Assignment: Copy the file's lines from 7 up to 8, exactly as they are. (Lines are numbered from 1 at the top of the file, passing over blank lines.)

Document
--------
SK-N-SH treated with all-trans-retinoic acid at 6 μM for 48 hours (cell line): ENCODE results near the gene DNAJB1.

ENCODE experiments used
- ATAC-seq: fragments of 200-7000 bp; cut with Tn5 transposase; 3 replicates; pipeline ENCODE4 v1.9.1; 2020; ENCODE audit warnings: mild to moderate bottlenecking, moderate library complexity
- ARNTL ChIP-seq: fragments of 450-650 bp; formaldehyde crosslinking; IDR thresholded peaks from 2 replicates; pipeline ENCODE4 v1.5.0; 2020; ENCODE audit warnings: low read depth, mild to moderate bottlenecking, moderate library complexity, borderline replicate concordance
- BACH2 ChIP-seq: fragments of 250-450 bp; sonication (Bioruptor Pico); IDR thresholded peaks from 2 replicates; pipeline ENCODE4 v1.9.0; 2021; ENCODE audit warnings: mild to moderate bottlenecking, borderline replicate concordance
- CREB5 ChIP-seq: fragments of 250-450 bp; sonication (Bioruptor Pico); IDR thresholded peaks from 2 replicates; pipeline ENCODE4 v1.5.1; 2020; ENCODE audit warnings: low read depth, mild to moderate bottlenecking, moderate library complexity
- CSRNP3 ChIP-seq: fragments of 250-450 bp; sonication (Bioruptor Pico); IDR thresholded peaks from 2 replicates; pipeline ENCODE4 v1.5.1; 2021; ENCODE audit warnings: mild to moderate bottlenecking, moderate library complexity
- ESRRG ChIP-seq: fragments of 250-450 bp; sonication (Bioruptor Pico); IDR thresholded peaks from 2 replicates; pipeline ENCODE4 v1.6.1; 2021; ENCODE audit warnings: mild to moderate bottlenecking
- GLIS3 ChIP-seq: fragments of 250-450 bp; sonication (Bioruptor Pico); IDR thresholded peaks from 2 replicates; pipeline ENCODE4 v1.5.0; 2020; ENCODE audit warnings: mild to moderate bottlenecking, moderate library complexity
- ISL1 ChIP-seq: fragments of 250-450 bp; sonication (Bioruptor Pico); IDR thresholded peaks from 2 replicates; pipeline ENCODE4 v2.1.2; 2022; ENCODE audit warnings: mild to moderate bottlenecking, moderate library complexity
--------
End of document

- CSRNP3 ChIP-seq: fragments of 250-450 bp; sonication (Bioruptor Pico); IDR thresholded peaks from 2 replicates; pipeline ENCODE4 v1.5.1; 2021; ENCODE audit warnings: mild to moderate bottlenecking, moderate library complexity
- ESRRG ChIP-seq: fragments of 250-450 bp; sonication (Bioruptor Pico); IDR thresholded peaks from 2 replicates; pipeline ENCODE4 v1.6.1; 2021; ENCODE audit warnings: mild to moderate bottlenecking